Labor believes that the government must be flexible and be open to financially supporting our large aviation companies, including by extending or guaranteeing lines of credit or by taking an equity stake in the industry. Such interventions will ensure that when the industry bounces back—and it will—government can recoup on its investment. Despite claiming that it's continuing to work with the major airlines, the government's commentary through the media in the past few days has been less than helpful and only serves to undermine bipartisan efforts to protect the aviation sector as much as possible. Comments such as those, particularly, ruling out support for Virgin, claiming a major airline can fail; that the government is prepared to let that happen; and that it can be replaced quickly by a new entrant do not serve Australians well. I cannot put it any more bluntly: the government must extend a lifeline to Virgin if we are going to continue to see the current aviation structure survive this crisis. It must do that. If it does not then it is taking an active decision to see one of the major airlines in this country fail, and that will have significant consequences for hundreds of workers in the aviation sector and across our economy to come.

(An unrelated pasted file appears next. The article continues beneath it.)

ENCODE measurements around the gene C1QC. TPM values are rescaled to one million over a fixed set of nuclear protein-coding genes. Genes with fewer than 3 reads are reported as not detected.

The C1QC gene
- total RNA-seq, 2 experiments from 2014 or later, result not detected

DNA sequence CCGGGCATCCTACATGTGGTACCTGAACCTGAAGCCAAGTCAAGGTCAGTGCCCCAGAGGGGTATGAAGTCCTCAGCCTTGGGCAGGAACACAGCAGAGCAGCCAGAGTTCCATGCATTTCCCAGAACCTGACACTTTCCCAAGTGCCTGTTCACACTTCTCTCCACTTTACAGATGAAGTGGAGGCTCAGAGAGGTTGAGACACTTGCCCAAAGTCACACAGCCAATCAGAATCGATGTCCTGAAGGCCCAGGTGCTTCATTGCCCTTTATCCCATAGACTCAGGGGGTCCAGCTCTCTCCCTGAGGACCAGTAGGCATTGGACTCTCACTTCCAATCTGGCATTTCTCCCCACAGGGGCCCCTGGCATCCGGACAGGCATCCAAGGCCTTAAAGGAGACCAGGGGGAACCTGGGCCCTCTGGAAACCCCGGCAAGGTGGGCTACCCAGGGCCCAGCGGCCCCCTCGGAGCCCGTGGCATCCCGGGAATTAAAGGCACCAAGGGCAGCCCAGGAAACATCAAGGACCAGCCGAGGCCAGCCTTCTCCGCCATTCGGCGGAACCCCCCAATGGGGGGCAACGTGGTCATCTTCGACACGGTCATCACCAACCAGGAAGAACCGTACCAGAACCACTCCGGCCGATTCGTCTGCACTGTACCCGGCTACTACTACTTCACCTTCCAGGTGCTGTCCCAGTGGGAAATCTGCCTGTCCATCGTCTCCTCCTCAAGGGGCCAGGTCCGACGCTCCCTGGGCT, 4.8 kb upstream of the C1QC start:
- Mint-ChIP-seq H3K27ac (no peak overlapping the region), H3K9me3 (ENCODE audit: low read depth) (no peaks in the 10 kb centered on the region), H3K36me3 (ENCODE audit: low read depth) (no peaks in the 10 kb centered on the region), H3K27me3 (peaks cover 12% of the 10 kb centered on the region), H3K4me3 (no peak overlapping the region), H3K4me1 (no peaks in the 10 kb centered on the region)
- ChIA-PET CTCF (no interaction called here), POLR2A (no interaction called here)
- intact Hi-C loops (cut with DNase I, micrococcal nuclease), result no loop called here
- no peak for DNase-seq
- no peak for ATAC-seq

In supporting this bill, I want particularly to thank the workers throughout the transport and logistics sector, who are getting people home and who are transporting our food, our medical supplies and other essentials across the country. They are our truck drivers; our crews on ships; our pilots, airline crews and those people who see that airports continue to function; and our freight companies. We are relying on you like never, ever before and we thank you.

In closing, I also want to say a very big thank you to everyone in my community of Ballarat for pulling together in this testing time. If you need assistance please don't hesitate to reach out either to my office or to people in the community. It's important that we all look after each other through this crisis. We can get through it, but we need to do so with respect, with kindness and with care.